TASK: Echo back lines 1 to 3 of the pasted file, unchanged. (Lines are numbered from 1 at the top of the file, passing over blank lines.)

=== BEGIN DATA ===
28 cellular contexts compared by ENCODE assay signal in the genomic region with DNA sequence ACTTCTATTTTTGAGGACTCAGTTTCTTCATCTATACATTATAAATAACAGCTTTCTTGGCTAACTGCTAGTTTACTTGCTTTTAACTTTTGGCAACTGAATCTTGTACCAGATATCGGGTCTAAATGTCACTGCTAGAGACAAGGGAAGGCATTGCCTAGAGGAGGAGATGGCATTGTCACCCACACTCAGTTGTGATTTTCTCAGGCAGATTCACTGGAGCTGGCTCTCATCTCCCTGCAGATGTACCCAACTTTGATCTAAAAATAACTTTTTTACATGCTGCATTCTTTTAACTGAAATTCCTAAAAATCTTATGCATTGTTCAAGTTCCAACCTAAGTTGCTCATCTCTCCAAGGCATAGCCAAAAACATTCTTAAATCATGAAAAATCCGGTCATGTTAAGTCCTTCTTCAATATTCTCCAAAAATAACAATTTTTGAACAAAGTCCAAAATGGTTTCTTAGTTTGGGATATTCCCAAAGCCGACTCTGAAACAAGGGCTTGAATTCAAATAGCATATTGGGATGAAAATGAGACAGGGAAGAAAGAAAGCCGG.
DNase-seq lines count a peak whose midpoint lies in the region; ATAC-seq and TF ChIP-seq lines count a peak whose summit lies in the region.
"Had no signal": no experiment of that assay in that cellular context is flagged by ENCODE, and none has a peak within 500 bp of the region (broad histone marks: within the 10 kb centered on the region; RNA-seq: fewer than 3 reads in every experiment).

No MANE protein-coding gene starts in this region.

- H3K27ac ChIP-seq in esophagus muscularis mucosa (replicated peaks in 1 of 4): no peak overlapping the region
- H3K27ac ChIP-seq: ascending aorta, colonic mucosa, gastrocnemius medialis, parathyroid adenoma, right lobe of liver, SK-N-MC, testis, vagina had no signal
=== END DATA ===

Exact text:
28 cellular contexts compared by ENCODE assay signal in the genomic region with DNA sequence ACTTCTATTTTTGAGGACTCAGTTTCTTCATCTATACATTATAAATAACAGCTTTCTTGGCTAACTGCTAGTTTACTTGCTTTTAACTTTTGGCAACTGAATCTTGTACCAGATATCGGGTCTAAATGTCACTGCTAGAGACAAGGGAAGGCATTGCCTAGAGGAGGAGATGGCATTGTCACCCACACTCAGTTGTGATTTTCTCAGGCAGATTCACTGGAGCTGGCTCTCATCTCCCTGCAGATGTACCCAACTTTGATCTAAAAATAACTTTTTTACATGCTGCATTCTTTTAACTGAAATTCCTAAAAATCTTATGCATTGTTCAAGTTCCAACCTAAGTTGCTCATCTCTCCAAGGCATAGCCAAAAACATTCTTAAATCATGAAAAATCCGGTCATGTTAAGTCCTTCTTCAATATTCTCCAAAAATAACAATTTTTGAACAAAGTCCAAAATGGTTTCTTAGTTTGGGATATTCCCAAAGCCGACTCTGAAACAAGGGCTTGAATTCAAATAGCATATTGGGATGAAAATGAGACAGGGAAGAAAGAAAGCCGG.
DNase-seq lines count a peak whose midpoint lies in the region; ATAC-seq and TF ChIP-seq lines count a peak whose summit lies in the region.
"Had no signal": no experiment of that assay in that cellular context is flagged by ENCODE, and none has a peak within 500 bp of the region (broad histone marks: within the 10 kb centered on the region; RNA-seq: fewer than 3 reads in every experiment).